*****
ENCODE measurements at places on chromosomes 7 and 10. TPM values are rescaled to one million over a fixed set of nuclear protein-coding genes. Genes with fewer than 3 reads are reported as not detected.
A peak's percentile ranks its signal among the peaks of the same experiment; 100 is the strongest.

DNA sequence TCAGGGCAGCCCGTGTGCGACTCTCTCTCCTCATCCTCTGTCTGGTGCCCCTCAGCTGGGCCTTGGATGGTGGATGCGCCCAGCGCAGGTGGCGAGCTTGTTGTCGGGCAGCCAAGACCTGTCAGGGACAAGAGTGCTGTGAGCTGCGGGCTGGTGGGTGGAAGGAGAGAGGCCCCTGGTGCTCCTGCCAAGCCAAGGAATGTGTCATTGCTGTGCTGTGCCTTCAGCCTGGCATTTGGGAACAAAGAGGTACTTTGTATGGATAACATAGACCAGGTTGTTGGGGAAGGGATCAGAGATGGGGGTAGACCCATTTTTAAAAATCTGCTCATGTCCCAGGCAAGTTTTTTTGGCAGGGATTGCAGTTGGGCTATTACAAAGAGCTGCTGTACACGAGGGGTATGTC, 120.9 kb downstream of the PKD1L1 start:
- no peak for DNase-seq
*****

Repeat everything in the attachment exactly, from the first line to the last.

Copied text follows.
ENCODE measurements at places on chromosomes 7 and 10. TPM values are rescaled to one million over a fixed set of nuclear protein-coding genes. Genes with fewer than 3 reads are reported as not detected.
A peak's percentile ranks its signal among the peaks of the same experiment; 100 is the strongest.

DNA sequence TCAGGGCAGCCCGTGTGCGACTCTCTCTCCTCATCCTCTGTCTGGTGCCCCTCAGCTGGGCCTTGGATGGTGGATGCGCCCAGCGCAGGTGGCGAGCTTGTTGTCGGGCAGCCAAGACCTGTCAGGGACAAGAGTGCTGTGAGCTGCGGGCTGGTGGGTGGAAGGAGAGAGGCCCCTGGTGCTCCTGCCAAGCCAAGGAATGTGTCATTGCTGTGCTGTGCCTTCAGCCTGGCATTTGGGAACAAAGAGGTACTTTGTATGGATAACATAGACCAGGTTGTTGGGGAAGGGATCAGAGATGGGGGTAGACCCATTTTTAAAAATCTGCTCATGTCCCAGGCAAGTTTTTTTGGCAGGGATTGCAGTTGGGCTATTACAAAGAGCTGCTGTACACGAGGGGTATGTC, 120.9 kb downstream of the PKD1L1 start:
- no peak for DNase-seq